Following recent announcements that Gov. Cuomo plans to approve hydrofracking permits in financially depressed counties along the state's Southern Tier, it has been revealed the New York State Department of Environmental Conservation quietly provided industry officials with distinct advantages before a highly anticipated environmental impact report went public.
Environmental Working Group obtained email records through New York's Freedom of Information Law which showed communications about provisions in the report were ongoing at least six weeks before anyone else got a chance to see them. Termed "stakeholder outreach", the secret heads-up represent an insulting breach of public trust, failing to consider voters, taxpayers, property owners or those who use water or breathe air as "stakeholders" equal in the process to the hydrofracking corporations.
"...drilling companies have received favorable treatment as the state plan has made its way to Cuomo's desk. A series of emails shows that regulators shared detailed summaries of the DEC plan with drilling representatives between Aug. 15 and Aug. 17 as part of a one-sided "stakeholder outreach." Only drilling industry representatives received these documents in advance. Other stakeholders, including local communities and public health and environmental groups were kept in the dark."- Advertisement -
The secret communications included a last-minute pitch by a lawyer for Chesapeake Energy Corp. to weaken or eliminate testing for harmful radiation in fracking fluids that may be washed into drinking water during floods or storms. The naturally occurring radionuclides were found in wastewater at vertical Marcellus shale fracking sites at over 100 times the levels expected from safe drinking water. Horizontal hydrofracking could be even worse. Similar concerns have been found in water at PA shale sites.
The EWG expressed concern the DEC may have acquiesced to the industry as a result of their inside dealings because the Sept. 28 permitting requirements as issued failed to include measurable definitions of safe or unsafe radioactivity for runoff water, failed to specify penalties for companies who contaminate local waters and failed to describe state monitoring or enforcement mechanisms. This led EWG to believe the industry will largely have a free hand to pollute in any case.
What is missing from the email exchanges may prove just as alarming as what was found. Gaps described by EWG suggest even more communications between DEC and industry insiders may have been withheld, removed or taken place externally. See a detailed timeline of communications discovered here: Cuomo Team Gives Drillers Jump Start To Influence Industry Rules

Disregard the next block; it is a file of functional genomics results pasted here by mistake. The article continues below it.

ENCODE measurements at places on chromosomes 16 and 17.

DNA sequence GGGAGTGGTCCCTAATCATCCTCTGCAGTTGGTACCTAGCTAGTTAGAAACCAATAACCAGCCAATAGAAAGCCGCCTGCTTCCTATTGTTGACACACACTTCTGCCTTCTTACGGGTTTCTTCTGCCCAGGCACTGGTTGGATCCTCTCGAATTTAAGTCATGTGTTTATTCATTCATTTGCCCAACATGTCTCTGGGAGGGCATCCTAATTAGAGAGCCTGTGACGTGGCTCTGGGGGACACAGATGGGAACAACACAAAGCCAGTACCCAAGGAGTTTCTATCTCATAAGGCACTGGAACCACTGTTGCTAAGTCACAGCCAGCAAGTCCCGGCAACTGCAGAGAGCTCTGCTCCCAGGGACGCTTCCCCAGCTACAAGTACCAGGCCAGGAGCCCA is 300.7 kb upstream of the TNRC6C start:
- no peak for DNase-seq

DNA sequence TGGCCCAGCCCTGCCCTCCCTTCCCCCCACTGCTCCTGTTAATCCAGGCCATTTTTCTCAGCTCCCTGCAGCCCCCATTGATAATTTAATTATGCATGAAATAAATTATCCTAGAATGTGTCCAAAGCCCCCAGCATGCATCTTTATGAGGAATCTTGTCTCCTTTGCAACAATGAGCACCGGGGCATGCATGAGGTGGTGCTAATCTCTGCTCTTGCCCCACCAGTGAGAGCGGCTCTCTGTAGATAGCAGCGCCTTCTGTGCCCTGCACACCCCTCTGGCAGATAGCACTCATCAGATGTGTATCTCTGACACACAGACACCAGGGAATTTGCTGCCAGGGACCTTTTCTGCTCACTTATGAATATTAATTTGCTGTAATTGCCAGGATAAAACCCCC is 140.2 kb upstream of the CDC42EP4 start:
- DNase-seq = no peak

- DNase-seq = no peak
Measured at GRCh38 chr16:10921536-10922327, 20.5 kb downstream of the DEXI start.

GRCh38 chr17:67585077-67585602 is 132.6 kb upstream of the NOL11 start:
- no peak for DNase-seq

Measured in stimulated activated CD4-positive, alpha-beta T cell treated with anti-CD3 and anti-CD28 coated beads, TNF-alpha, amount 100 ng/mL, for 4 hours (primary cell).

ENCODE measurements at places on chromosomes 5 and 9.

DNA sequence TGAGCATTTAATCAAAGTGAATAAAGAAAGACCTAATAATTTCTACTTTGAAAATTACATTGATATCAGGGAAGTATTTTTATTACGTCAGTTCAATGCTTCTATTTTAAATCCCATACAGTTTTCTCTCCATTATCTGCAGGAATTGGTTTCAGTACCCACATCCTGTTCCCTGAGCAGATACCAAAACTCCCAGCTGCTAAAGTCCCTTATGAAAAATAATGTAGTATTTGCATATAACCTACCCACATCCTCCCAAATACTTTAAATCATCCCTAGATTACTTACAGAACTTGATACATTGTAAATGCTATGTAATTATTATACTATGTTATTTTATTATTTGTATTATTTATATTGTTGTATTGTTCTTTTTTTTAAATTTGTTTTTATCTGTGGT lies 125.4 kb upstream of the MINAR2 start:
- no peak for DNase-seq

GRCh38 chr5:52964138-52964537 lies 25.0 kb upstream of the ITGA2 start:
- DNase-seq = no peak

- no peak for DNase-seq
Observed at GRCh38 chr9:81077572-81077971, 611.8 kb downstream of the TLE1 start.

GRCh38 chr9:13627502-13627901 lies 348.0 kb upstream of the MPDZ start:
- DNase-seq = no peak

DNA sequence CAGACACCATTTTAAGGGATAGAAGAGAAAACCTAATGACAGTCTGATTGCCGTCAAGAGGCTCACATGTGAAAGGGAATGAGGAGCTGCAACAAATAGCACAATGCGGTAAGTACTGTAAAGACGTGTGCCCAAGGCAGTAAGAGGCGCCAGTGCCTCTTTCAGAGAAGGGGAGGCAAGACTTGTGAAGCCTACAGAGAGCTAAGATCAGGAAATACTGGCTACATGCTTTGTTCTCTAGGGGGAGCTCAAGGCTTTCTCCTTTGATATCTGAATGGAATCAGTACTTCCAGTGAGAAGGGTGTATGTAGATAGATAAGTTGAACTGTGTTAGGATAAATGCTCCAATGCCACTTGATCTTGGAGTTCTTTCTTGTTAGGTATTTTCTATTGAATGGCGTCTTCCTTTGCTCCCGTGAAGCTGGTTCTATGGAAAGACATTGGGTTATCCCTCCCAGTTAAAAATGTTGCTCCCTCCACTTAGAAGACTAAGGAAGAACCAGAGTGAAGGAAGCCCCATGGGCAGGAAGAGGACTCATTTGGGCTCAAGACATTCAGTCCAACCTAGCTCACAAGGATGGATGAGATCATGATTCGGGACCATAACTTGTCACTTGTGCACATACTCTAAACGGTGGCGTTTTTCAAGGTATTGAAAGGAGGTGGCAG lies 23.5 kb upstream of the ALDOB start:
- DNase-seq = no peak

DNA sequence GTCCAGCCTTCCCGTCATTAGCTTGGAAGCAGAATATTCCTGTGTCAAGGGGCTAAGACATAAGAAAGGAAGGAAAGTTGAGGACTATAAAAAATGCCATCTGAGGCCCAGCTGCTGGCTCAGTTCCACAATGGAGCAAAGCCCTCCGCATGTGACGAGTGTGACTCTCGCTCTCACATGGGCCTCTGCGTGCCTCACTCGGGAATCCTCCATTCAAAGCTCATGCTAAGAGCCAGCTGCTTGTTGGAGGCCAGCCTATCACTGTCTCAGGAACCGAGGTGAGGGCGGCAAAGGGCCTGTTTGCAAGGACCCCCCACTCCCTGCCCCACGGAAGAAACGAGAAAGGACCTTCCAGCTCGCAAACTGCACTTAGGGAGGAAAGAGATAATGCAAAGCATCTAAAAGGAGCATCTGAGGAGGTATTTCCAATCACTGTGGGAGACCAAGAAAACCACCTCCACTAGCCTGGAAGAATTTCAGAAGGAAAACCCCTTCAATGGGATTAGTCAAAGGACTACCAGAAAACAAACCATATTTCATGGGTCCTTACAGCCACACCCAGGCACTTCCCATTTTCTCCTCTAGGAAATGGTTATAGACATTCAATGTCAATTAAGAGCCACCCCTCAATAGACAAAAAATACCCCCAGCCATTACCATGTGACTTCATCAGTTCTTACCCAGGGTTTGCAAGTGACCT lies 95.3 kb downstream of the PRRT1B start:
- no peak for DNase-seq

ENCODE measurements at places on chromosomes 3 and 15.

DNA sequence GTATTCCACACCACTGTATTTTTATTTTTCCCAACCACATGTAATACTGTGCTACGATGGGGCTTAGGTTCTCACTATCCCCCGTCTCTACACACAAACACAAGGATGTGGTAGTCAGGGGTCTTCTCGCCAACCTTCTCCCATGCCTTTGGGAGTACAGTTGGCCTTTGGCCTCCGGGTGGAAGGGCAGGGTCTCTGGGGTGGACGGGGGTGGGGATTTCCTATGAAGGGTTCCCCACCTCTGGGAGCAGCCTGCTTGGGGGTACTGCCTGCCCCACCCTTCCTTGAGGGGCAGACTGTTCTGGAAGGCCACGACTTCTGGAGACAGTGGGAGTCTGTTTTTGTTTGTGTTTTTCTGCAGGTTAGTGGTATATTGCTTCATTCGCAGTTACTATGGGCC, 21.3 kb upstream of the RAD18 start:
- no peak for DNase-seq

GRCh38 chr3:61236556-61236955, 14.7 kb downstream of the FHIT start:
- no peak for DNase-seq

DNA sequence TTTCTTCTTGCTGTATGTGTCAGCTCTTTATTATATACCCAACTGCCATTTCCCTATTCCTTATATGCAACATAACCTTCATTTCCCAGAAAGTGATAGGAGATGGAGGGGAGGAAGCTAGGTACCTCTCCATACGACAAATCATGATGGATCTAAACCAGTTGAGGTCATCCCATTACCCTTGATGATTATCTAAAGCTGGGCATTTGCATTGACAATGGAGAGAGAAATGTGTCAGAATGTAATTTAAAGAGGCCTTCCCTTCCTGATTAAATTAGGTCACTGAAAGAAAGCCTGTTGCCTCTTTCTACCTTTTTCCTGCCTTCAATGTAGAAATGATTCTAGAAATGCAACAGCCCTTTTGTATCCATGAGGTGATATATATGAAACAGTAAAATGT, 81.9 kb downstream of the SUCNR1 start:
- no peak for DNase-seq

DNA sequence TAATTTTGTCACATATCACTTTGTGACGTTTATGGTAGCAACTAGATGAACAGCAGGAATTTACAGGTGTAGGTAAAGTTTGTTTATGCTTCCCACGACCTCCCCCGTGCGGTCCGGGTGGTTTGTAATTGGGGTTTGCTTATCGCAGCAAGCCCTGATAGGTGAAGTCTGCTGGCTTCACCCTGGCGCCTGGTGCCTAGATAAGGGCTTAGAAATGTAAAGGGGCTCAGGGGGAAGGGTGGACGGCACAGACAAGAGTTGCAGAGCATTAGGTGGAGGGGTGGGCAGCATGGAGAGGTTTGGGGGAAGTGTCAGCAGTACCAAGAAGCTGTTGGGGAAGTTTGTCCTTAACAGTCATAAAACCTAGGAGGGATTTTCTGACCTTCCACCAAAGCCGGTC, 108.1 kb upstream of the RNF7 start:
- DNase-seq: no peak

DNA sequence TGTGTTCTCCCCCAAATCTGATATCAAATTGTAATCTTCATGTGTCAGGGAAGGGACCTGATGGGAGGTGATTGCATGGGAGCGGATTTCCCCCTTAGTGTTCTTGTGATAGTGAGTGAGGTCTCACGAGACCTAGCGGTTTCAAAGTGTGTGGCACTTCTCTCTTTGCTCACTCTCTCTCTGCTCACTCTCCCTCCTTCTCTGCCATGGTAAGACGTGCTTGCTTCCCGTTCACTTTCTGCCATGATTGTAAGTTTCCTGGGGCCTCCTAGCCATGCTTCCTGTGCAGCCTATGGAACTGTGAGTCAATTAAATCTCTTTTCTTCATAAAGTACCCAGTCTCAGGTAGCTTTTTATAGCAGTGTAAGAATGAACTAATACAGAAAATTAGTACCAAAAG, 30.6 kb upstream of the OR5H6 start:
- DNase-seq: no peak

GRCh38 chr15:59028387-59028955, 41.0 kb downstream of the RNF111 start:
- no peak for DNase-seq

A dismisive rebuttal by the industry claims "state law" required the DEC to seek feedback from those who would be regulated by the laws, yet left out why water consumers or landowners would not be considered among those being regulated -- or why it was not disclosed.
As we have reported here, NY's fracking permits represent a steamrolling of public sentiment, oblivious to the scientific evidence, statewide polls showing 2 to 1 opposition, legislation, litigation, the danger to human health, the environment, property values and the democratic process itself.
The process has been criticized at every turn, beginning with the decision to lift a moratorium shortly after Andrew Cuomo replaced Gov. David Paterson. The Natural Gas industry gave $4.5 million to state and local politicians and parties in NY to prime the pump in over 2,349 separate donations. Cuomo's campaign received $153,816 after announcing the Marcellus shale could boost the economy of the Southern Tier, but he also stated the drilling "must not come at the expense of human health or adverse environmental impacts".
Tellingly, the firm Cuomo hired to study the issue was Ecology & Environment, a consultancy with a number of natural gas drillers as clients. Even worse, E & E itself contributed to lobbying against bills seeking to regulate fracking practices, a glaringly unfortunate conflict.
The resultant report was challenged by environmentalists and economists, physicians, scientists and energy sector engineers as "baloney", for example omitting contingencies for the millions of gallons of toxic wastewater each well could produce. The report was considered incomplete and inconclusive on everything from radioactivity risks to seismic faults to floodplains, weighted towards sunny projections of jobs and cheap energy.
Out of 1,500 pages, only two were devoted to considering the option not to drill. A record-shattering 74,000 comments were received by the DEC, with over 200,000 signing anti-fracking petitions. 100 environmental groups have protested Albany as recently as two weeks ago. Left out of the report were hundreds of reported cases of contaminated properties on or near drill sites where settlements paid out were contingent on non-disclosure agreements, keeping the contamination secret. Because of the flaws in the DEC report, a state Assembly bill proposed June 20 now seeks a new independent health study.
Governor Cuomo convened a 13 member Hydraulic Fracturing Advisory Panel comprised of seven politicians, lobbyists, lawyers or natural gas cheerleaders. GasMain.org points out all have no relevant environmental or economic expertise. Worse, the other six panelists, all staffers or executives of "professional" environmental groups, were chosen to give the appearance of balance, but none actually support the actual grassroots outcry for a full ban on hydrofracking.
I attended the evening session of the final hearing where I saw about 75 out of 80 speakers speak against fracking, including scientists, environmentalists, conservationists, elected officials, health advocates and activist groups. One speaker pointed at DEC commissioner Joe Martens and accused him of being "in the tank" for the industry -- the speaker was a DEC scientist.